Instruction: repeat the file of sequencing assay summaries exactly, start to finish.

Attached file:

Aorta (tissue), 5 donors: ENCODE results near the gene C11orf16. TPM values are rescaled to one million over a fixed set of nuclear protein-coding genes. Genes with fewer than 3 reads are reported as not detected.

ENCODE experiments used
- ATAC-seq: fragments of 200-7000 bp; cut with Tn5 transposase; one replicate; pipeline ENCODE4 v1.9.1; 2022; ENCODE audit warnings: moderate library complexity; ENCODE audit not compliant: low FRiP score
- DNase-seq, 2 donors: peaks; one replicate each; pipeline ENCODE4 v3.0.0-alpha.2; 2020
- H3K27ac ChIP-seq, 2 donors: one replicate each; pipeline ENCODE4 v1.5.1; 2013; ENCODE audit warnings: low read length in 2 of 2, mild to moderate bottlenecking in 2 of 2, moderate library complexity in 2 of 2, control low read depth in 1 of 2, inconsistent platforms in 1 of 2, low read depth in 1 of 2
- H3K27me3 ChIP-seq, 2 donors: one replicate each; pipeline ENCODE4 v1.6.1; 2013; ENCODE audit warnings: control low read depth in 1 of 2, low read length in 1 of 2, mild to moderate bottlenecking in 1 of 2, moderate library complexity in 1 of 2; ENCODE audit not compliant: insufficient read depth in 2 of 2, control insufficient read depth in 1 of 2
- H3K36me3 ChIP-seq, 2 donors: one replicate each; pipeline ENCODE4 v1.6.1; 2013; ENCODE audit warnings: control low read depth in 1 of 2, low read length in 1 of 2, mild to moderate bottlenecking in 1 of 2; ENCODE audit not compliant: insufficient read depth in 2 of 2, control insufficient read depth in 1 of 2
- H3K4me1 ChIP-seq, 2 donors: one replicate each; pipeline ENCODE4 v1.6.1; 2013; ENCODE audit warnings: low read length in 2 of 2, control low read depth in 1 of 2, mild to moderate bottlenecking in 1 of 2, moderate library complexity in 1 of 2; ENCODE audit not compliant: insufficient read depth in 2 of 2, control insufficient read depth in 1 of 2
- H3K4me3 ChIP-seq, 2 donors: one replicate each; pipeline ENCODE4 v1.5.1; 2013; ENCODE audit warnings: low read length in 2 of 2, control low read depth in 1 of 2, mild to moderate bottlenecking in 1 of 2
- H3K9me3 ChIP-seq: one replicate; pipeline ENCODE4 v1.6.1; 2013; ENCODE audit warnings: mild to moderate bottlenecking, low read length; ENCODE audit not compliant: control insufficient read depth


Aorta (tissue), 5 donors: ENCODE results near the gene C11orf16. TPM values are rescaled to one million over a fixed set of nuclear protein-coding genes. Genes with fewer than 3 reads are reported as not detected.

ENCODE experiments used
- ATAC-seq: fragments of 200-7000 bp; cut with Tn5 transposase; one replicate; pipeline ENCODE4 v1.9.1; 2022; ENCODE audit warnings: moderate library complexity; ENCODE audit not compliant: low FRiP score
- DNase-seq, 2 donors: peaks; one replicate each; pipeline ENCODE4 v3.0.0-alpha.2; 2020
- H3K27ac ChIP-seq, 2 donors: one replicate each; pipeline ENCODE4 v1.5.1; 2013; ENCODE audit warnings: low read length in 2 of 2, mild to moderate bottlenecking in 2 of 2, moderate library complexity in 2 of 2, control low read depth in 1 of 2, inconsistent platforms in 1 of 2, low read depth in 1 of 2
- H3K27me3 ChIP-seq, 2 donors: one replicate each; pipeline ENCODE4 v1.6.1; 2013; ENCODE audit warnings: control low read depth in 1 of 2, low read length in 1 of 2, mild to moderate bottlenecking in 1 of 2, moderate library complexity in 1 of 2; ENCODE audit not compliant: insufficient read depth in 2 of 2, control insufficient read depth in 1 of 2
- H3K36me3 ChIP-seq, 2 donors: one replicate each; pipeline ENCODE4 v1.6.1; 2013; ENCODE audit warnings: control low read depth in 1 of 2, low read length in 1 of 2, mild to moderate bottlenecking in 1 of 2; ENCODE audit not compliant: insufficient read depth in 2 of 2, control insufficient read depth in 1 of 2
- H3K4me1 ChIP-seq, 2 donors: one replicate each; pipeline ENCODE4 v1.6.1; 2013; ENCODE audit warnings: low read length in 2 of 2, control low read depth in 1 of 2, mild to moderate bottlenecking in 1 of 2, moderate library complexity in 1 of 2; ENCODE audit not compliant: insufficient read depth in 2 of 2, control insufficient read depth in 1 of 2
- H3K4me3 ChIP-seq, 2 donors: one replicate each; pipeline ENCODE4 v1.5.1; 2013; ENCODE audit warnings: low read length in 2 of 2, control low read depth in 1 of 2, mild to moderate bottlenecking in 1 of 2
- H3K9me3 ChIP-seq: one replicate; pipeline ENCODE4 v1.6.1; 2013; ENCODE audit warnings: mild to moderate bottlenecking, low read length; ENCODE audit not compliant: control insufficient read depth